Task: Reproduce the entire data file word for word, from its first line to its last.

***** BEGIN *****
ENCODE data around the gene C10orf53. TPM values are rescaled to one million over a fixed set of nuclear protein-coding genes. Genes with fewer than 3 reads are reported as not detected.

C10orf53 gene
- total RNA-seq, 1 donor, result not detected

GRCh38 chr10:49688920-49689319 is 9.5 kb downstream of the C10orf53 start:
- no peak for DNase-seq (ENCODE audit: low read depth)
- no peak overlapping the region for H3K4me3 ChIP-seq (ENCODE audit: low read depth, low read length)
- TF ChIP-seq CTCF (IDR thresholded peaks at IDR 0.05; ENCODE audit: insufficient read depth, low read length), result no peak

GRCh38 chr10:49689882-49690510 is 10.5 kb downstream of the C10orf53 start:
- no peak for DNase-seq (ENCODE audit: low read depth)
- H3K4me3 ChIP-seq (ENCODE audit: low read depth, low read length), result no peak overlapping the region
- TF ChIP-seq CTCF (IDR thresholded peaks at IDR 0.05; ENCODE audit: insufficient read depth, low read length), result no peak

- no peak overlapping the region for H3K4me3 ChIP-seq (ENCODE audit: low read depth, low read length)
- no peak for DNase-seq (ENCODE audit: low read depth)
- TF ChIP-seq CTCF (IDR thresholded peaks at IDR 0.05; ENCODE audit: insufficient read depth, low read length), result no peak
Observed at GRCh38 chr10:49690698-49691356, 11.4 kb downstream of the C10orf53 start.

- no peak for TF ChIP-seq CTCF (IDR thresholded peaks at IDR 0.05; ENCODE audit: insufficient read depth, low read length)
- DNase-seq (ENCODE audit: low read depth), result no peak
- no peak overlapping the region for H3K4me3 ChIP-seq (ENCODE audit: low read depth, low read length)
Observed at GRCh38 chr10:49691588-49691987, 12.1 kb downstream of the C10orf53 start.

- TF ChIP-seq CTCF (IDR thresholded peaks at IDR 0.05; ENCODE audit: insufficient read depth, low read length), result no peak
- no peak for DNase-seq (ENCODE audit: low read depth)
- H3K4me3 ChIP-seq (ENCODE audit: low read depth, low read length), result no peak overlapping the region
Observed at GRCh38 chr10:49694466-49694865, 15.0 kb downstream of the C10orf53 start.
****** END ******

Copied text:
ENCODE data around the gene C10orf53. TPM values are rescaled to one million over a fixed set of nuclear protein-coding genes. Genes with fewer than 3 reads are reported as not detected.

C10orf53 gene
- total RNA-seq, 1 donor, result not detected

GRCh38 chr10:49688920-49689319 is 9.5 kb downstream of the C10orf53 start:
- no peak for DNase-seq (ENCODE audit: low read depth)
- no peak overlapping the region for H3K4me3 ChIP-seq (ENCODE audit: low read depth, low read length)
- TF ChIP-seq CTCF (IDR thresholded peaks at IDR 0.05; ENCODE audit: insufficient read depth, low read length), result no peak

GRCh38 chr10:49689882-49690510 is 10.5 kb downstream of the C10orf53 start:
- no peak for DNase-seq (ENCODE audit: low read depth)
- H3K4me3 ChIP-seq (ENCODE audit: low read depth, low read length), result no peak overlapping the region
- TF ChIP-seq CTCF (IDR thresholded peaks at IDR 0.05; ENCODE audit: insufficient read depth, low read length), result no peak

- no peak overlapping the region for H3K4me3 ChIP-seq (ENCODE audit: low read depth, low read length)
- no peak for DNase-seq (ENCODE audit: low read depth)
- TF ChIP-seq CTCF (IDR thresholded peaks at IDR 0.05; ENCODE audit: insufficient read depth, low read length), result no peak
Observed at GRCh38 chr10:49690698-49691356, 11.4 kb downstream of the C10orf53 start.

- no peak for TF ChIP-seq CTCF (IDR thresholded peaks at IDR 0.05; ENCODE audit: insufficient read depth, low read length)
- DNase-seq (ENCODE audit: low read depth), result no peak
- no peak overlapping the region for H3K4me3 ChIP-seq (ENCODE audit: low read depth, low read length)
Observed at GRCh38 chr10:49691588-49691987, 12.1 kb downstream of the C10orf53 start.

- TF ChIP-seq CTCF (IDR thresholded peaks at IDR 0.05; ENCODE audit: insufficient read depth, low read length), result no peak
- no peak for DNase-seq (ENCODE audit: low read depth)
- H3K4me3 ChIP-seq (ENCODE audit: low read depth, low read length), result no peak overlapping the region
Observed at GRCh38 chr10:49694466-49694865, 15.0 kb downstream of the C10orf53 start.